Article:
Monday, May 23, 2011

Cancer nanotechnology: current scenario

 Cancer is one of the leading causes of mortality worldwide. Every year, a large number of patients suffering from cancer die. This number is continuously rising with an estimation of about 12 million deaths from cancer by 2030. The current treatment given to cancer patients primarily includes chemotherapy (where anticancer drugs are used to kill the cancer cells) and radiation therapy (where radiations are focused on the infected areas to kill the cancer cells). However, both the therapies are associated with severe toxicities due to their inability to differentiate between cancer cells and normal cells. Hence, to overcome this, many laboratories are trying to develop an arsenal based on nanotechnology to fight against this dreadful disease. In this article, the nanotechnologies used for treating cancer have been discussed briefly.

Why nanotechnology?

Over the past few years, many pharmaceutical companies, institutions and R&D laboratories all over the world are trying to develop nanotechnology based drug delivery systems. Nanotechnology, as defined, is the creation and application of devices, drugs or any materials that are in the size range of 1-100 nm in size. This extremely small size of such appliances offers several advantages in drug delivery while treating diseases like cancer. The major advantage is the ability of such systems to penetrate the biological membranes with ease and become available at the target site. As a result, nanotechnology has found very wide applications in drug delivery systems.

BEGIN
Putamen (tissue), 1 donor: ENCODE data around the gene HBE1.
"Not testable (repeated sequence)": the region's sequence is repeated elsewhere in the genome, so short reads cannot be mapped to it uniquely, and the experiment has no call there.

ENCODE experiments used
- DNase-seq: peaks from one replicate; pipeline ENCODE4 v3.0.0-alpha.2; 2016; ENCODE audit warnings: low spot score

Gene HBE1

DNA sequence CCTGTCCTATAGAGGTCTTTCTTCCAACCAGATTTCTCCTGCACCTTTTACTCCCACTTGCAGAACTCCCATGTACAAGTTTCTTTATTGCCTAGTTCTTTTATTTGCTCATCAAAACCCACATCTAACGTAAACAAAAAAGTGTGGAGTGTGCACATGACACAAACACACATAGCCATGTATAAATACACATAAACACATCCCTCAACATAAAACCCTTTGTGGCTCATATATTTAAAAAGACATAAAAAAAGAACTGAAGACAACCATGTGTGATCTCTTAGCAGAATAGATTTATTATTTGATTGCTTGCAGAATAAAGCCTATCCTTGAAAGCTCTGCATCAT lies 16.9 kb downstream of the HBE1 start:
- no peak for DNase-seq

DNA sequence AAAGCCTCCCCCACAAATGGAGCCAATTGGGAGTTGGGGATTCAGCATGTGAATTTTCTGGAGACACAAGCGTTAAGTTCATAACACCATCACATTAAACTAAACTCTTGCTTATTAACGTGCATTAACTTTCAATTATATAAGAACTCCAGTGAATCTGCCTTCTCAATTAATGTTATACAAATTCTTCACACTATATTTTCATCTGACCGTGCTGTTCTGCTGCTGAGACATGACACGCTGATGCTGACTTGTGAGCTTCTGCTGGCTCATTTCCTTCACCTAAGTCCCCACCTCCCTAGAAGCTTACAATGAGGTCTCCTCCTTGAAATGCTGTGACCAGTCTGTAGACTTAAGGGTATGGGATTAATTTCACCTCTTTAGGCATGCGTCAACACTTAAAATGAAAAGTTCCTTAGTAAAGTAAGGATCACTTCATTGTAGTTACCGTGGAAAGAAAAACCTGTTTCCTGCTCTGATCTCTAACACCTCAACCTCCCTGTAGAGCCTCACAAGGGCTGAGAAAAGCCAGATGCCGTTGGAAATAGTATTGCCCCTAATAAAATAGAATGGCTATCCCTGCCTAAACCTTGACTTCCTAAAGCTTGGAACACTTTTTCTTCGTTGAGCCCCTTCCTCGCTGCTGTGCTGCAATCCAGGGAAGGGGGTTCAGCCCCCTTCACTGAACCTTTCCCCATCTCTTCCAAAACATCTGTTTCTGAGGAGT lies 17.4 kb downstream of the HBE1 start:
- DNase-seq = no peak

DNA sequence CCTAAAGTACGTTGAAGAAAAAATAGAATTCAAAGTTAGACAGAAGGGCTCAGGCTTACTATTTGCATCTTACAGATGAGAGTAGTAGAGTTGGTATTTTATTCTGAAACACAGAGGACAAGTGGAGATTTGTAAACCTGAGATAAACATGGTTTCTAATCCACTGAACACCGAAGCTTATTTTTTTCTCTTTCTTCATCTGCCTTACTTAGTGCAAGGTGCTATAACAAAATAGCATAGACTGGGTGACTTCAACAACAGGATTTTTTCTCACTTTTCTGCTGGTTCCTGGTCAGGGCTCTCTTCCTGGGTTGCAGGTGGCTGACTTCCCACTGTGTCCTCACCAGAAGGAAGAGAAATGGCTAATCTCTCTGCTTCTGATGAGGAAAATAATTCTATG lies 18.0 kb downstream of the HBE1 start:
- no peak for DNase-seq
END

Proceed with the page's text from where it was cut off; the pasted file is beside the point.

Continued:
Current cancer nanotechnologies

Nanobiosensors have found to have diagnostic applications in cancer. A biosensor is basically made up of several components including sensitive biological element, a transducer and a detector with the help of which they detect the analyte. Typically when such a device is in nano dimensions, they are termed as nanobiosensors. Many different types of nanobiosensors have been produced which are claimed to be of use in early cancer detection. The cancer specific ligand or antibody present in such sensors selectively captures cancer cells thereby producing signals, which are ultimately detected by the detector. Such devices are projected to be of utmost importance for cancer diagnostics in future.

Liposomes have been used to deliver drugs in various cancer indications. With its help, the concentrations of anticancer agents at the target site have found to increase and thereby better efficacy and bioavailability can be expected from such systems. For instance, many anticancer drugs like Doxorubicin and Docetaxel have been used using liposomes as the drug delivery system. One of the most important advantages of liposomes as a carrier system is that they are made up of lipids which are biocompatible and non toxic to the human body.

Dendrimers are a class of macromolecules, which are repeatedly branched. They have found their applications in many fields including engineering, medicine, nanobiotechnology, to name a few. More than 5000 patents and publications have been reported on this novel class of molecules regarding their synthesis and potential applications. They have been projected to be a potential MRI contrast agent that can be utilised for diagnosis and treatment in cancer therapy. One of the research groups at the University of Michigan have successfully synthesised dendrimer-based MRI contrasting agent, which successfully targeted tumors in animal models.